Like so many Eastern European pugilists lightweight contender Ivan Redkach came to United States to realize his aspirations of being a professional prize fighter. Astute boxing manager Edward Gumashyan helped Ivan to relocate from Ukraine to Los Angeles put him up at his house and started his training. Ivan Redkach felt right at home perfecting his craft at the Maywood Boxing Club, legendary for its ring wars. Fighters like late Edwin Valero, Antonio Margarito, Alfredo Angulo, and Urbano Antillion were well known to get engaged in spirited sparring sessions which were more intense than most professional fights. I remember the whole gym pausing everything and me holding my breath to watch Angulo and Margarito spar.
Most likely boxing saved Ivan from the life of street fights and crime. You can take the man out from the street, but you can’t take the street out from the man. And so aggressive by nature Redkach only added to the legend of Maywood Boxing Club.
“Two years ago in Maywood I got into it with Luis Ramos,” Redkach reminisced during a recent interview outside of Ponce De Leon Gym in Montebello:” We fought with fists and legs. In 2006 we fought as representatives of team Ukraine and team USA. We held a grudge against each other ever since. Then we met in America as professionals. During sparring at Maywood Boxing Club, he kept hitting me after the bell, so I had to retaliate and the real fight broke out.”
May be that’s why Redkach is no longer works at the Maywood Boxing Club. I recently went to see him spar almost eight spirited rounds at the Ponce Deleon Boxing Gym in Montebello. The gym is different, but the attitude is the same. Ivan “The Terrible” Redkach is on the edge; ready to explode at any time… I said almost eight rounds because this sparring session was stopped due to a conflict. Ivan was getting the better of the exchanges when his opponent started to hold the Ukrainian slugger. Redkach would have none of it. He head butted the holder and slammed him on the ground at which point the sparring session was stopped.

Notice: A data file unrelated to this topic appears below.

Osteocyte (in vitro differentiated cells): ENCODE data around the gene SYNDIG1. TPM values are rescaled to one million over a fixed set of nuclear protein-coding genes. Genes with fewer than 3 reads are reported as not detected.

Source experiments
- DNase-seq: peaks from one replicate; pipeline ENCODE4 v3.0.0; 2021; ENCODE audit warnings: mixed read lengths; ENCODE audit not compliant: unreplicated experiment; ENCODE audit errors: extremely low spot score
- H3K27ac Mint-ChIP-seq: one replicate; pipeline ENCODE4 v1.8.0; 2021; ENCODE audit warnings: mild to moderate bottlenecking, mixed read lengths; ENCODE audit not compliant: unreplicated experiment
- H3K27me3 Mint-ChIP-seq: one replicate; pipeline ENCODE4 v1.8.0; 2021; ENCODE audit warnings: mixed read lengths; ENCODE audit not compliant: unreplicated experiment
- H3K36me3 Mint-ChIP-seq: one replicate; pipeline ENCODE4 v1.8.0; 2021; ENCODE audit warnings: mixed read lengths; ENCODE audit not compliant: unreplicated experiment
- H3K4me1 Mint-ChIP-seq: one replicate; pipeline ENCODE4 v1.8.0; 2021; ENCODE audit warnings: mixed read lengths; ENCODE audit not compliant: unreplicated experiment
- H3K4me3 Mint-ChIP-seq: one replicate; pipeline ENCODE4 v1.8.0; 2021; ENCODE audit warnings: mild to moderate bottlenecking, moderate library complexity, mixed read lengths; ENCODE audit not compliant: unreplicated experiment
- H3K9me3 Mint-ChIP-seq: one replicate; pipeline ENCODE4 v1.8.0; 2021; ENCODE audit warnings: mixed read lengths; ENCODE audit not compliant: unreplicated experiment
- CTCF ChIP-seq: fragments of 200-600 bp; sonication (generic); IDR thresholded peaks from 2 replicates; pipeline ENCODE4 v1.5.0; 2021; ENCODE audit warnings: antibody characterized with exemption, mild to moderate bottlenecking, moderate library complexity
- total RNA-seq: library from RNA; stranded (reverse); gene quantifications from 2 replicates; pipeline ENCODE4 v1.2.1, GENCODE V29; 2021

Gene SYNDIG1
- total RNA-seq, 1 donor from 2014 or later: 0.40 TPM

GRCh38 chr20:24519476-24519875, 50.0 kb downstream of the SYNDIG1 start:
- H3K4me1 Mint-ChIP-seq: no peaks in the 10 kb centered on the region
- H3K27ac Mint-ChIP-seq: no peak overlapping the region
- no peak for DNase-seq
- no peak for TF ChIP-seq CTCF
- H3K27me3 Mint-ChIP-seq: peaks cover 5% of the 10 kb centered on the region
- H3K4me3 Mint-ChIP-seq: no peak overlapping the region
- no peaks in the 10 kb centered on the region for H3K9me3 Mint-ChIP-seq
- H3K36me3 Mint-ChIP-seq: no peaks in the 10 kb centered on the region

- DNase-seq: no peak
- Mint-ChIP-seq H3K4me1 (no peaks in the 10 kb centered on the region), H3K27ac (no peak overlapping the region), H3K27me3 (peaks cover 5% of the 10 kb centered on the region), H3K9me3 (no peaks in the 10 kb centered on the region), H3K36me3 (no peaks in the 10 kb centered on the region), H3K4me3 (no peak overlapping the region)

“I just pushed him and he fell down, “explained Redkach, 28, when asked about this incident by reporter Anna Dragost:” It is nothing serious. It’s just work. It happens every other sparring session. Some want to hold me and not let me work, that’s why I have to do something.”.” You can’t do this,” whispered his trainer Mario Morales:” You got to be patient. They would disqualify you in a real fight.”
A real fight is scheduled for June 27th, 2014 against a really experienced fighter from Belarus, Sergey Gulyakevich (41-2,17KO). Ten rounds contest in a lightweight division will be televised live by ESPn Friday Night Fights from Ameristar Casino in Saint Charles, Missouri.
“I’ve known him since amateur days,” said Redkach (16-0,13KO’S):”He is a good boxer. He medaled at the Olympics and he is a former world and European champion. He is a good fighter that is why we are expecting a good fight.” The winner would be close to challenging for a title in a talent rich lightweight division.